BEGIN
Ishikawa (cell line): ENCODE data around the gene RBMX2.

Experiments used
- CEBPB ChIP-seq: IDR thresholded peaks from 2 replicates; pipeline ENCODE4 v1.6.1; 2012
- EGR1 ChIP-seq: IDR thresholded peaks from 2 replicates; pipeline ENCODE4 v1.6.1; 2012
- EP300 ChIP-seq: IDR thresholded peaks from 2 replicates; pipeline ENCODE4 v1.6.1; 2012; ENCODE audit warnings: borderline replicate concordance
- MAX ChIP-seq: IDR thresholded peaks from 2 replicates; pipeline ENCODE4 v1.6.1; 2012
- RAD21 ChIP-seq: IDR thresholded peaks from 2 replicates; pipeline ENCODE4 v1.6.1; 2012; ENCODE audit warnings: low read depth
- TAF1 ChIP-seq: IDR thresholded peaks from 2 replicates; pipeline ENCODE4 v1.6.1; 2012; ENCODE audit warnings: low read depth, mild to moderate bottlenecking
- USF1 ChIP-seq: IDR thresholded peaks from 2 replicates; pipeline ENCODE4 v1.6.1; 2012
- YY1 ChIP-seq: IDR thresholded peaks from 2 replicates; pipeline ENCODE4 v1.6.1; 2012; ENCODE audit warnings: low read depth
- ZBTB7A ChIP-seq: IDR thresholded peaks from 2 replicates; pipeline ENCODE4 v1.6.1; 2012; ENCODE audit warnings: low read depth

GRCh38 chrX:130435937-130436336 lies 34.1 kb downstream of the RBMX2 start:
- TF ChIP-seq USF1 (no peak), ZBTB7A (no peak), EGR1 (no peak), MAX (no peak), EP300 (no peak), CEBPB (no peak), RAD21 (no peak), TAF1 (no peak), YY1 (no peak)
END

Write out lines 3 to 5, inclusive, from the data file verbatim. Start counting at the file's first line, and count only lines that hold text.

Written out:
- CEBPB ChIP-seq: IDR thresholded peaks from 2 replicates; pipeline ENCODE4 v1.6.1; 2012
- EGR1 ChIP-seq: IDR thresholded peaks from 2 replicates; pipeline ENCODE4 v1.6.1; 2012
- EP300 ChIP-seq: IDR thresholded peaks from 2 replicates; pipeline ENCODE4 v1.6.1; 2012; ENCODE audit warnings: borderline replicate concordance